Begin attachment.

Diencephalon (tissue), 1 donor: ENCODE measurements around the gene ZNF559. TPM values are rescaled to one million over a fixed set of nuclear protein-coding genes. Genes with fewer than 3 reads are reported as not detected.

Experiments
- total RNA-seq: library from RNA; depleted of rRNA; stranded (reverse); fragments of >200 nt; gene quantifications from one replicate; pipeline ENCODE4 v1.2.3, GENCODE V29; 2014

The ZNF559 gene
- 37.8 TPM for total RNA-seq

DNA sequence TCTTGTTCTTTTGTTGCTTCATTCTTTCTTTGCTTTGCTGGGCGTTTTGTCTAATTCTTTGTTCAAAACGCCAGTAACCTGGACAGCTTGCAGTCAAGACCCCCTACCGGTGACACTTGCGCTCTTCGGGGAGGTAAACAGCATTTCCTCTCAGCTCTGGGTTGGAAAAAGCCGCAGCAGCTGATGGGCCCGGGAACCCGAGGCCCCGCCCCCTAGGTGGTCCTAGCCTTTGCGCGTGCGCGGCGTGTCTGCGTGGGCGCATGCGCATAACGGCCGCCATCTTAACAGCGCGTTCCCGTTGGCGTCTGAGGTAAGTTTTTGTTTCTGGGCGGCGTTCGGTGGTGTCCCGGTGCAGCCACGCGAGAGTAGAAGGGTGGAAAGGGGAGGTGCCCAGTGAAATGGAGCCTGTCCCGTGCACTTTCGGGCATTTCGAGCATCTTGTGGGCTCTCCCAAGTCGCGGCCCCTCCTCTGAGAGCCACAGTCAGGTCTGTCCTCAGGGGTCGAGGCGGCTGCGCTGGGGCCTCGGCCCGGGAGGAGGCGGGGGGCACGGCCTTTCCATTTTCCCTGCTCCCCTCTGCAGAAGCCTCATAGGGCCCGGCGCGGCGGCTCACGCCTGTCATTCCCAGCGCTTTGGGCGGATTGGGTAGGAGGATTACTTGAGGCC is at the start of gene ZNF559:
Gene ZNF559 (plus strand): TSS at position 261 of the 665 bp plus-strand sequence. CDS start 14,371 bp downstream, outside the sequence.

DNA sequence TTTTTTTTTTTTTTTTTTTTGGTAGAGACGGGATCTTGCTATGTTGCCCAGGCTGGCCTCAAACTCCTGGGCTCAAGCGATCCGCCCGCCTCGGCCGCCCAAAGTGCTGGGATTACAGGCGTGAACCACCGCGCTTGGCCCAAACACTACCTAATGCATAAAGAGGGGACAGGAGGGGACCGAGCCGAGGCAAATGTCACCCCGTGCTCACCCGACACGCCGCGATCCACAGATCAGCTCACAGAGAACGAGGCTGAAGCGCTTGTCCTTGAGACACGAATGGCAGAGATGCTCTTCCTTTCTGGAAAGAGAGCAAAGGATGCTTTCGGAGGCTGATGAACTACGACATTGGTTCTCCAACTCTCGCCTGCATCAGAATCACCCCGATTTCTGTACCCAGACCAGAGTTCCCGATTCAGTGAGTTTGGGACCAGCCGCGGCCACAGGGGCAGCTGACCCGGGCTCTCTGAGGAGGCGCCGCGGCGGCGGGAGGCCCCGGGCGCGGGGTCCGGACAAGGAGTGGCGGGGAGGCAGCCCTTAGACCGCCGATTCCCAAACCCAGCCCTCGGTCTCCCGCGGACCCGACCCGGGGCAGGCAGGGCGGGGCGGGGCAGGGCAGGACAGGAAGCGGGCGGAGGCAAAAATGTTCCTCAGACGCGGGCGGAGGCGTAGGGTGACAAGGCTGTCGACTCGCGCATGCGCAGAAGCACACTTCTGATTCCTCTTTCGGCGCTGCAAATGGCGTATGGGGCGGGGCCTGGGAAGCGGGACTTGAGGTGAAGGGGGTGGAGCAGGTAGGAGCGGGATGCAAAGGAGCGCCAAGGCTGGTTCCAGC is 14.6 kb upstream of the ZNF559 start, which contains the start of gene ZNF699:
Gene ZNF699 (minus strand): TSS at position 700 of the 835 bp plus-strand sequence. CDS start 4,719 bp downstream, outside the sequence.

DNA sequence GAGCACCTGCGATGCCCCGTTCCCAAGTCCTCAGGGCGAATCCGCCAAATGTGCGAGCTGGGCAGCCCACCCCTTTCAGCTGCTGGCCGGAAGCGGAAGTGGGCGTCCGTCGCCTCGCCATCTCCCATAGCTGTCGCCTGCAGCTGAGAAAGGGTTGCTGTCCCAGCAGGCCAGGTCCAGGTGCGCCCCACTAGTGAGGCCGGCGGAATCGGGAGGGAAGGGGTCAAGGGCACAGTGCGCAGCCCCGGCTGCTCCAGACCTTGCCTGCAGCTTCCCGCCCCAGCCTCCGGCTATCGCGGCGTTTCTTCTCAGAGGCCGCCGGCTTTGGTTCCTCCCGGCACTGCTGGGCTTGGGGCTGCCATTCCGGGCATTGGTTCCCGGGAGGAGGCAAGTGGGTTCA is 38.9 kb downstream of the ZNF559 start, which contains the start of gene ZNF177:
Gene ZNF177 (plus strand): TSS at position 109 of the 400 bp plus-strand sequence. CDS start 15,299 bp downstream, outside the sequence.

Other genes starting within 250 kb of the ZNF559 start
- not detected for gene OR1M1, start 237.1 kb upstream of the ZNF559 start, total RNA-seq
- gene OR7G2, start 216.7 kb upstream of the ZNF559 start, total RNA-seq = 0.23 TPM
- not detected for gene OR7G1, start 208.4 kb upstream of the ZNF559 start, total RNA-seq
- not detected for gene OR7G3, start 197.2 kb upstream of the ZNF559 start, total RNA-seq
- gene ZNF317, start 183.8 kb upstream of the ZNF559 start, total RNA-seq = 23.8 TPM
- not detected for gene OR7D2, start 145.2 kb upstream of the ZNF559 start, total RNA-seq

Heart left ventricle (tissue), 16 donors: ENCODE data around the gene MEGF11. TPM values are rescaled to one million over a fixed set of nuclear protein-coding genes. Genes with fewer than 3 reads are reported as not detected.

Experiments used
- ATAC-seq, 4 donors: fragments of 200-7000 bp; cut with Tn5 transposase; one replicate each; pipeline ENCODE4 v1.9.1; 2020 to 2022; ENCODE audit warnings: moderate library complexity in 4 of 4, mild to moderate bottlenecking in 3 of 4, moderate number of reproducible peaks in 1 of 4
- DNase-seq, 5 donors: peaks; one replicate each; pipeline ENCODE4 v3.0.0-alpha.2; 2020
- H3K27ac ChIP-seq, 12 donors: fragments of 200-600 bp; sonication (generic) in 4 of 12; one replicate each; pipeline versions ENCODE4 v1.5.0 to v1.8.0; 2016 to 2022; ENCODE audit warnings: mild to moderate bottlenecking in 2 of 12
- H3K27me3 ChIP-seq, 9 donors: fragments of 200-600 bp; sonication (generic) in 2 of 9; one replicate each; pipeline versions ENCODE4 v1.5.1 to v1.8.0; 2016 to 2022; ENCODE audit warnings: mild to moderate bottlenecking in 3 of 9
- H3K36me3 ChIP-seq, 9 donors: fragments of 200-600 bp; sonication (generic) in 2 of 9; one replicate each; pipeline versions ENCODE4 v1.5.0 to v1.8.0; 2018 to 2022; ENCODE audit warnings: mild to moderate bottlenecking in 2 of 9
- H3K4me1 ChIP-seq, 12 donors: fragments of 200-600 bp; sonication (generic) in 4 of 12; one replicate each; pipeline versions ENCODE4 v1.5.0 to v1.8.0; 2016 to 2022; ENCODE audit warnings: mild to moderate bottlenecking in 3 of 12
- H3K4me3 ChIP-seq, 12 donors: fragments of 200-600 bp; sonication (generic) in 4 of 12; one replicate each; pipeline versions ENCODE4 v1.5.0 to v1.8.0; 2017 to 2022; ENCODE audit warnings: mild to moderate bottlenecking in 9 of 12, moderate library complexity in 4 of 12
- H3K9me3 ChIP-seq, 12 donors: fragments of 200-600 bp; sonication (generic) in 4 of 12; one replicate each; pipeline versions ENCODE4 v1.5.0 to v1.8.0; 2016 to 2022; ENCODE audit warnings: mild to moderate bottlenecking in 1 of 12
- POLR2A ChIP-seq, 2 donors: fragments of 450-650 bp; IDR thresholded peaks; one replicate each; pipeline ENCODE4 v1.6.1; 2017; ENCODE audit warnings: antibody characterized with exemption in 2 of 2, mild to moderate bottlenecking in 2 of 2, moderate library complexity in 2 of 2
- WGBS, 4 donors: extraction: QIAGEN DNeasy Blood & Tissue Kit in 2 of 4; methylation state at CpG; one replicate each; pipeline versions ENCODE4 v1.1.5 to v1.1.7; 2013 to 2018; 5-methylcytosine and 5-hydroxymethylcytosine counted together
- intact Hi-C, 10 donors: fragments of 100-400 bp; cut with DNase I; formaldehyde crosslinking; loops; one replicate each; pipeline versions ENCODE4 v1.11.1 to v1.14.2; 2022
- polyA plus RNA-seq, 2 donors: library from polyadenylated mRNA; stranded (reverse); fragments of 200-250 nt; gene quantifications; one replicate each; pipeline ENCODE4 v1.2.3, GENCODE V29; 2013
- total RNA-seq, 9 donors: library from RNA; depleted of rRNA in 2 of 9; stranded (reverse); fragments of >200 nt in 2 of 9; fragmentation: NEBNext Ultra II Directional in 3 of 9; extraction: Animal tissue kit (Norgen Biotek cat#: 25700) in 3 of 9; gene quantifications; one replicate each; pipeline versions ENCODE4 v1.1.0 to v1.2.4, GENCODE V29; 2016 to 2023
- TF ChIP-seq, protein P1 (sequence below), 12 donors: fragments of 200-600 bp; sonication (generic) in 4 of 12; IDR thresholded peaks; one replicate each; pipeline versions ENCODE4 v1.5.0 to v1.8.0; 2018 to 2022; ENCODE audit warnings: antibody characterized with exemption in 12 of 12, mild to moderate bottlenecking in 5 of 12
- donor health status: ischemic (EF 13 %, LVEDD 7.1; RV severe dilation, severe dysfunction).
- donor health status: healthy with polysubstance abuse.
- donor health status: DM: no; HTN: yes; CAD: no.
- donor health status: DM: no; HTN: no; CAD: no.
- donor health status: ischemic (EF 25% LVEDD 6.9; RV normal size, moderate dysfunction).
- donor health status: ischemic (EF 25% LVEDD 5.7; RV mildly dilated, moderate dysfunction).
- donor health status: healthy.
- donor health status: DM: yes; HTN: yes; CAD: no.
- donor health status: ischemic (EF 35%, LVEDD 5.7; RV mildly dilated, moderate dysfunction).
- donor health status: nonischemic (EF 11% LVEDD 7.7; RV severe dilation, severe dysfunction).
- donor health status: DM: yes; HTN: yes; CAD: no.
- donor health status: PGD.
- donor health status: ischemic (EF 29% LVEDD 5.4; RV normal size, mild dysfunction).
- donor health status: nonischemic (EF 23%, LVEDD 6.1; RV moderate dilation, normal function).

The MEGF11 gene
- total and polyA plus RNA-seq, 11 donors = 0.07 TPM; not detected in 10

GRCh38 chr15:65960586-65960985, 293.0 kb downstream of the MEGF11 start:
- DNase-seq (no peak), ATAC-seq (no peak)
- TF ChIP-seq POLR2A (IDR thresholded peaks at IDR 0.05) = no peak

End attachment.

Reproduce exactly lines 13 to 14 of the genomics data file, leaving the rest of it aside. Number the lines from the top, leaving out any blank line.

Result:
- not detected for gene OR1M1, start 237.1 kb upstream of the ZNF559 start, total RNA-seq
- gene OR7G2, start 216.7 kb upstream of the ZNF559 start, total RNA-seq = 0.23 TPM